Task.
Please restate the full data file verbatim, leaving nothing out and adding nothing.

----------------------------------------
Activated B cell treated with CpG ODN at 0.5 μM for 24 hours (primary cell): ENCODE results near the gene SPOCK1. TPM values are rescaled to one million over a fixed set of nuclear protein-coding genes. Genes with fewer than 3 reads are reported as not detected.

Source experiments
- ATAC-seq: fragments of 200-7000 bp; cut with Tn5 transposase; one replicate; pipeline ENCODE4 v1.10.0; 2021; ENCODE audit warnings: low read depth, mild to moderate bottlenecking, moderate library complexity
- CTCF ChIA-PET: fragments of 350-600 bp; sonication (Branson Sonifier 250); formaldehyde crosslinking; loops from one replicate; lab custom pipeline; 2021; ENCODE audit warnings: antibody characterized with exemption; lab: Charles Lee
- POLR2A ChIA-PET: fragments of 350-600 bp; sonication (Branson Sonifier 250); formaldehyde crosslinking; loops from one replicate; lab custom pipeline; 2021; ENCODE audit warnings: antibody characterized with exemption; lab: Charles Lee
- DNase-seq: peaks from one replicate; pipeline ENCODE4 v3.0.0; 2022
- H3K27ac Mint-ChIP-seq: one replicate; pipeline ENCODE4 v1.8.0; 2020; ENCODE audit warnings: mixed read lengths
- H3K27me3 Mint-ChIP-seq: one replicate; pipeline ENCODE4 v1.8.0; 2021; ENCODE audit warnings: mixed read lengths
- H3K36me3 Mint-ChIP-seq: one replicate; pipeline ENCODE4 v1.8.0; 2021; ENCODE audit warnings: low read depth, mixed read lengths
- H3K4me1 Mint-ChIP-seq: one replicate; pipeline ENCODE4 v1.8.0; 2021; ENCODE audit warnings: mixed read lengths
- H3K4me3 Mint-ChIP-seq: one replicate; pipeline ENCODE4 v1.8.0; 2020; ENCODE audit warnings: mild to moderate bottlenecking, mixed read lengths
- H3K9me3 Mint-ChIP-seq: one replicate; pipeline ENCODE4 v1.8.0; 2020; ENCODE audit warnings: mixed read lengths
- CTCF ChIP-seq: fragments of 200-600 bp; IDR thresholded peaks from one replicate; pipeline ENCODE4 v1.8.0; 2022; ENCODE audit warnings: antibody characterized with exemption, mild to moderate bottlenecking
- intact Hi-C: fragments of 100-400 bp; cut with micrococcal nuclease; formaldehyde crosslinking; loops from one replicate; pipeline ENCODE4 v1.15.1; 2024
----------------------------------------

Activated B cell treated with CpG ODN at 0.5 μM for 24 hours (primary cell): ENCODE results near the gene SPOCK1. TPM values are rescaled to one million over a fixed set of nuclear protein-coding genes. Genes with fewer than 3 reads are reported as not detected.

Source experiments
- ATAC-seq: fragments of 200-7000 bp; cut with Tn5 transposase; one replicate; pipeline ENCODE4 v1.10.0; 2021; ENCODE audit warnings: low read depth, mild to moderate bottlenecking, moderate library complexity
- CTCF ChIA-PET: fragments of 350-600 bp; sonication (Branson Sonifier 250); formaldehyde crosslinking; loops from one replicate; lab custom pipeline; 2021; ENCODE audit warnings: antibody characterized with exemption; lab: Charles Lee
- POLR2A ChIA-PET: fragments of 350-600 bp; sonication (Branson Sonifier 250); formaldehyde crosslinking; loops from one replicate; lab custom pipeline; 2021; ENCODE audit warnings: antibody characterized with exemption; lab: Charles Lee
- DNase-seq: peaks from one replicate; pipeline ENCODE4 v3.0.0; 2022
- H3K27ac Mint-ChIP-seq: one replicate; pipeline ENCODE4 v1.8.0; 2020; ENCODE audit warnings: mixed read lengths
- H3K27me3 Mint-ChIP-seq: one replicate; pipeline ENCODE4 v1.8.0; 2021; ENCODE audit warnings: mixed read lengths
- H3K36me3 Mint-ChIP-seq: one replicate; pipeline ENCODE4 v1.8.0; 2021; ENCODE audit warnings: low read depth, mixed read lengths
- H3K4me1 Mint-ChIP-seq: one replicate; pipeline ENCODE4 v1.8.0; 2021; ENCODE audit warnings: mixed read lengths
- H3K4me3 Mint-ChIP-seq: one replicate; pipeline ENCODE4 v1.8.0; 2020; ENCODE audit warnings: mild to moderate bottlenecking, mixed read lengths
- H3K9me3 Mint-ChIP-seq: one replicate; pipeline ENCODE4 v1.8.0; 2020; ENCODE audit warnings: mixed read lengths
- CTCF ChIP-seq: fragments of 200-600 bp; IDR thresholded peaks from one replicate; pipeline ENCODE4 v1.8.0; 2022; ENCODE audit warnings: antibody characterized with exemption, mild to moderate bottlenecking
- intact Hi-C: fragments of 100-400 bp; cut with micrococcal nuclease; formaldehyde crosslinking; loops from one replicate; pipeline ENCODE4 v1.15.1; 2024